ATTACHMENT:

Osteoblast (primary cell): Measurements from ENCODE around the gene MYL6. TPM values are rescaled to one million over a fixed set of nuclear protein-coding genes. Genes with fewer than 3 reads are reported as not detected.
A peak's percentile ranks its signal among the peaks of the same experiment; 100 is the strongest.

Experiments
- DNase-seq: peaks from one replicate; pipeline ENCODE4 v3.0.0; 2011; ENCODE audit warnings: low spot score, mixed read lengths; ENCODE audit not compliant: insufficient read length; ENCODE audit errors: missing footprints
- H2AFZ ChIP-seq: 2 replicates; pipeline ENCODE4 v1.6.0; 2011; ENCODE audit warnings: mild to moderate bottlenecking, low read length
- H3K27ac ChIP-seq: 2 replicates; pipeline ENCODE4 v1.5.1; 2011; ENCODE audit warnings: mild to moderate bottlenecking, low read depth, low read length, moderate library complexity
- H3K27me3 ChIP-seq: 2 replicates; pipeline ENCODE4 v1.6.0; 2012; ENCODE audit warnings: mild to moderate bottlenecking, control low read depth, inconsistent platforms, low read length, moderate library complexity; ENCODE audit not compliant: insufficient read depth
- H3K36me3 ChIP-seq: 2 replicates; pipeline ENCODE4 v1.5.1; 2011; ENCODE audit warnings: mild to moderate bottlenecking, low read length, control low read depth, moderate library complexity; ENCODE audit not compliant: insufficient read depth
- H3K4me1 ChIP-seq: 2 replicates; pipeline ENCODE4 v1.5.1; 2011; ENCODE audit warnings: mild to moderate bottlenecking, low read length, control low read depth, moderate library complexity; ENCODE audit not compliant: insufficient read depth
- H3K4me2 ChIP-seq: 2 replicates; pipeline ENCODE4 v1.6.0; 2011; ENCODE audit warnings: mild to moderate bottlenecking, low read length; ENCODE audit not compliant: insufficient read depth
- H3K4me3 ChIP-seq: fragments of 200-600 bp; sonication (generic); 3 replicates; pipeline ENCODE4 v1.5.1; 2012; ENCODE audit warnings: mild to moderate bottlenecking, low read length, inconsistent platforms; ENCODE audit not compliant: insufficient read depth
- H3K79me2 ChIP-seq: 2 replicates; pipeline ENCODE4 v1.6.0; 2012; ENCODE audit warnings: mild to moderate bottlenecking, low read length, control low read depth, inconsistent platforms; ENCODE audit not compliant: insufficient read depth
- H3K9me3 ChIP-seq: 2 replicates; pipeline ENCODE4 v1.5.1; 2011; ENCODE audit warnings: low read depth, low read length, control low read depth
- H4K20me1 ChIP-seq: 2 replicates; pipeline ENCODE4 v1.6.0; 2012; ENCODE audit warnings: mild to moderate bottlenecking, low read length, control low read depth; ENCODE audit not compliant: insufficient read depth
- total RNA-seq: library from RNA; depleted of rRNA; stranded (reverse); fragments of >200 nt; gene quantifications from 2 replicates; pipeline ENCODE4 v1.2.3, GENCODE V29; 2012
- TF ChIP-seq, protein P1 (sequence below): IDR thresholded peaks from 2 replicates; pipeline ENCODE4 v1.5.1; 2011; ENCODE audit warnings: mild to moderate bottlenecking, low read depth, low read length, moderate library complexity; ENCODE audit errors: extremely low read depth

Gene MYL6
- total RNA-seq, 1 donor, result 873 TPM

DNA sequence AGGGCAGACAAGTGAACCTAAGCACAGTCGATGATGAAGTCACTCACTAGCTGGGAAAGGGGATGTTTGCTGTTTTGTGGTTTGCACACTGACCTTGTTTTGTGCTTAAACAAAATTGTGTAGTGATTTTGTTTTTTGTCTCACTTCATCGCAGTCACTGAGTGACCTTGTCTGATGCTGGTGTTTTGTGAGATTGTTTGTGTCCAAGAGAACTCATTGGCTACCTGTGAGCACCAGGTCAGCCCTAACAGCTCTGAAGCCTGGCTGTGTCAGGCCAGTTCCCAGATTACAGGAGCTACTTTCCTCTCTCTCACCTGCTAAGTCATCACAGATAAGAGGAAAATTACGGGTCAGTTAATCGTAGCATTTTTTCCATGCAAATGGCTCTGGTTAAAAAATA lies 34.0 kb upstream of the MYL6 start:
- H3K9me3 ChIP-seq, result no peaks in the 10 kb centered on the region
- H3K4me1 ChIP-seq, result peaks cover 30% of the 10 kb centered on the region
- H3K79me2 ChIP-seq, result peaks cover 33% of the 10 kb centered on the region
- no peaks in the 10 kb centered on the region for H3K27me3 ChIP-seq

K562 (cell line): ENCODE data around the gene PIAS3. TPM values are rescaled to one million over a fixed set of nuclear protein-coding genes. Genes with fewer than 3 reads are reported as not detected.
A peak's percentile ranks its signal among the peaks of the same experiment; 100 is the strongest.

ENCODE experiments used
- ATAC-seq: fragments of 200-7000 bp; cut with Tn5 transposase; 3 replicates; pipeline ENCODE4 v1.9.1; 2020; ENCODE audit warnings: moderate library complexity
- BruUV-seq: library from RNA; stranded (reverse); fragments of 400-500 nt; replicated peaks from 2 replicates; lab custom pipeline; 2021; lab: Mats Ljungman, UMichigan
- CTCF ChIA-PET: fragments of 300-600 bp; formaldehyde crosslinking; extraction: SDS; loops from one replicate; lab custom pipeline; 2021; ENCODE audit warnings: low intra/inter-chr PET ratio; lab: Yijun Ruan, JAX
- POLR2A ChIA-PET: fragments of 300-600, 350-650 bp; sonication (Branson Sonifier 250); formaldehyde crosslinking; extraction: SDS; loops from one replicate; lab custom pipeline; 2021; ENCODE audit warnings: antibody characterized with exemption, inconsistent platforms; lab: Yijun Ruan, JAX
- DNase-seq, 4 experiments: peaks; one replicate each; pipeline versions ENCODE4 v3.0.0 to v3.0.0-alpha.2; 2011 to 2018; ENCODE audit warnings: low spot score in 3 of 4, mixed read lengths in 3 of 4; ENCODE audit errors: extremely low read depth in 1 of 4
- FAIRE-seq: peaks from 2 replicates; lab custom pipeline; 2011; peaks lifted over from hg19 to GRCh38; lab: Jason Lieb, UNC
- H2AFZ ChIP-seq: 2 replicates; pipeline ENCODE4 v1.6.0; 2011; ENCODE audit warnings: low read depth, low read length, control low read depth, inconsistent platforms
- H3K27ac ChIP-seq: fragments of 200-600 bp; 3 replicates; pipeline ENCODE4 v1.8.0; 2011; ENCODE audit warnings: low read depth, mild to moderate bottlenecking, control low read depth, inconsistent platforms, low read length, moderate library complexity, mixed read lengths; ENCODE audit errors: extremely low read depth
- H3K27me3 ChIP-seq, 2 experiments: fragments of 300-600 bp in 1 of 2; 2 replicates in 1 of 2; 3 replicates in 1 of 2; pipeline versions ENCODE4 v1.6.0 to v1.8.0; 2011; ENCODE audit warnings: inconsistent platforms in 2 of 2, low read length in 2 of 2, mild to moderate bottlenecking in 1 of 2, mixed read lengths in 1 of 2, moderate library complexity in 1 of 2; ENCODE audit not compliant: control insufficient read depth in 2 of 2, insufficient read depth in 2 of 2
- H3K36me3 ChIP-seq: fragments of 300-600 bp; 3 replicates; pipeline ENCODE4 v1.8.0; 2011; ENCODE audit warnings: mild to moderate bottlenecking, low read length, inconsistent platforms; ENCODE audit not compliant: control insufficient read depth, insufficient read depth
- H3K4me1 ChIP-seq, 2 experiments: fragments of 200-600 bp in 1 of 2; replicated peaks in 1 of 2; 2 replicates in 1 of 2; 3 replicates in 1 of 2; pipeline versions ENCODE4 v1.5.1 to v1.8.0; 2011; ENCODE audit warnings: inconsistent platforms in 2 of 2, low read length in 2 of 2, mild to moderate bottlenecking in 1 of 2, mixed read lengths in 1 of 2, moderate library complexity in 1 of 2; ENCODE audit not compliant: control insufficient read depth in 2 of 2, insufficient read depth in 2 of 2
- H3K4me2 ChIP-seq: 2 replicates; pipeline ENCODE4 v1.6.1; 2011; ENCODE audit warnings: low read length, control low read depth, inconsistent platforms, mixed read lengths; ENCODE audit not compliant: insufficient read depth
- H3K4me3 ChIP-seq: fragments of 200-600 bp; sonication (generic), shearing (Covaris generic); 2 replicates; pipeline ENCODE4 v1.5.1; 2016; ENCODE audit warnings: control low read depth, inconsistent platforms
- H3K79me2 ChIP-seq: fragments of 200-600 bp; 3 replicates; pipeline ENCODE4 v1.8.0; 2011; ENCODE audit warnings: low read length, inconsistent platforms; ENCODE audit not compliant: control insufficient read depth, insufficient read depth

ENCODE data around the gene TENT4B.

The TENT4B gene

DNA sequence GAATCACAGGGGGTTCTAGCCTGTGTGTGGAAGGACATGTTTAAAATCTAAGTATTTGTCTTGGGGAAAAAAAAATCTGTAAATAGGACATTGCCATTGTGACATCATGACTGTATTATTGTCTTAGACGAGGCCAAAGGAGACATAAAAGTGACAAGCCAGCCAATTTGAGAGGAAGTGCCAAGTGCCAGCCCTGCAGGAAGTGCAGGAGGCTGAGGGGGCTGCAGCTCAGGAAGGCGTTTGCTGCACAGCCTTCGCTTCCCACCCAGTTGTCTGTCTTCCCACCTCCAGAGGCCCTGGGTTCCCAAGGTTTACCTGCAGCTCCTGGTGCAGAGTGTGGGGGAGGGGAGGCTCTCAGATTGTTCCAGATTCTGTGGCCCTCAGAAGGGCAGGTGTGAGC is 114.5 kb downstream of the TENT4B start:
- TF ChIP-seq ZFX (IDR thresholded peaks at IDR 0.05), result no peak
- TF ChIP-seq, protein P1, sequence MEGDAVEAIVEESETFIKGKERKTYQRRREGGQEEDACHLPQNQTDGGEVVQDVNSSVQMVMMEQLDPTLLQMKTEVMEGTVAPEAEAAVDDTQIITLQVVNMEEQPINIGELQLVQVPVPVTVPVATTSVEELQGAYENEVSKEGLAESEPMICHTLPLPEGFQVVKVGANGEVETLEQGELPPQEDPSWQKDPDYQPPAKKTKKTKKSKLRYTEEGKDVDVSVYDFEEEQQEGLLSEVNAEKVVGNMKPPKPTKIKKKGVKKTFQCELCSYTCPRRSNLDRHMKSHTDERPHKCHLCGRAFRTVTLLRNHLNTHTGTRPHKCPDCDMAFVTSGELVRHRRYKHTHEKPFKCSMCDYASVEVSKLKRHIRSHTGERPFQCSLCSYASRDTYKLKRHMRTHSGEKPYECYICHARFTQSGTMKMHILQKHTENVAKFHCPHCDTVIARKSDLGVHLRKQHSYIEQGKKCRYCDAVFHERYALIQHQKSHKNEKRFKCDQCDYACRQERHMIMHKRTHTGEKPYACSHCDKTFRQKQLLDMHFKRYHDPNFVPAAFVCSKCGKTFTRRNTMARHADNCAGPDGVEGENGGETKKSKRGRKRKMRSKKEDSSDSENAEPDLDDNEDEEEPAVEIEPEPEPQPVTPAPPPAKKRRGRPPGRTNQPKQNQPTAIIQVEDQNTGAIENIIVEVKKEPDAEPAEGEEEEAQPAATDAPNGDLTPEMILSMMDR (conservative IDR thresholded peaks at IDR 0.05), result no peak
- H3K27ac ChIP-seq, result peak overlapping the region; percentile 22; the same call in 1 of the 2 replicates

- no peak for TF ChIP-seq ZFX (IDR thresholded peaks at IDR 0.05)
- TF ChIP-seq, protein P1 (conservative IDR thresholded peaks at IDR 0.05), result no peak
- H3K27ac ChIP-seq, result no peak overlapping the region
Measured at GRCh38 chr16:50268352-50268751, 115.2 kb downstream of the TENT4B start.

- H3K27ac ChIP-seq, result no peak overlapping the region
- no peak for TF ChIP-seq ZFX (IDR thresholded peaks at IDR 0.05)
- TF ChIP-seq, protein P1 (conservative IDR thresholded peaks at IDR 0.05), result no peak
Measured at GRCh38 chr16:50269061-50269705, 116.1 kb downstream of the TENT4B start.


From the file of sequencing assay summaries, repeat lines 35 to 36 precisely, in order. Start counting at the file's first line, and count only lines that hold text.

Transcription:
- H3K27me3 ChIP-seq, 2 experiments: fragments of 300-600 bp in 1 of 2; 2 replicates in 1 of 2; 3 replicates in 1 of 2; pipeline versions ENCODE4 v1.6.0 to v1.8.0; 2011; ENCODE audit warnings: inconsistent platforms in 2 of 2, low read length in 2 of 2, mild to moderate bottlenecking in 1 of 2, mixed read lengths in 1 of 2, moderate library complexity in 1 of 2; ENCODE audit not compliant: control insufficient read depth in 2 of 2, insufficient read depth in 2 of 2
- H3K36me3 ChIP-seq: fragments of 300-600 bp; 3 replicates; pipeline ENCODE4 v1.8.0; 2011; ENCODE audit warnings: mild to moderate bottlenecking, low read length, inconsistent platforms; ENCODE audit not compliant: control insufficient read depth, insufficient read depth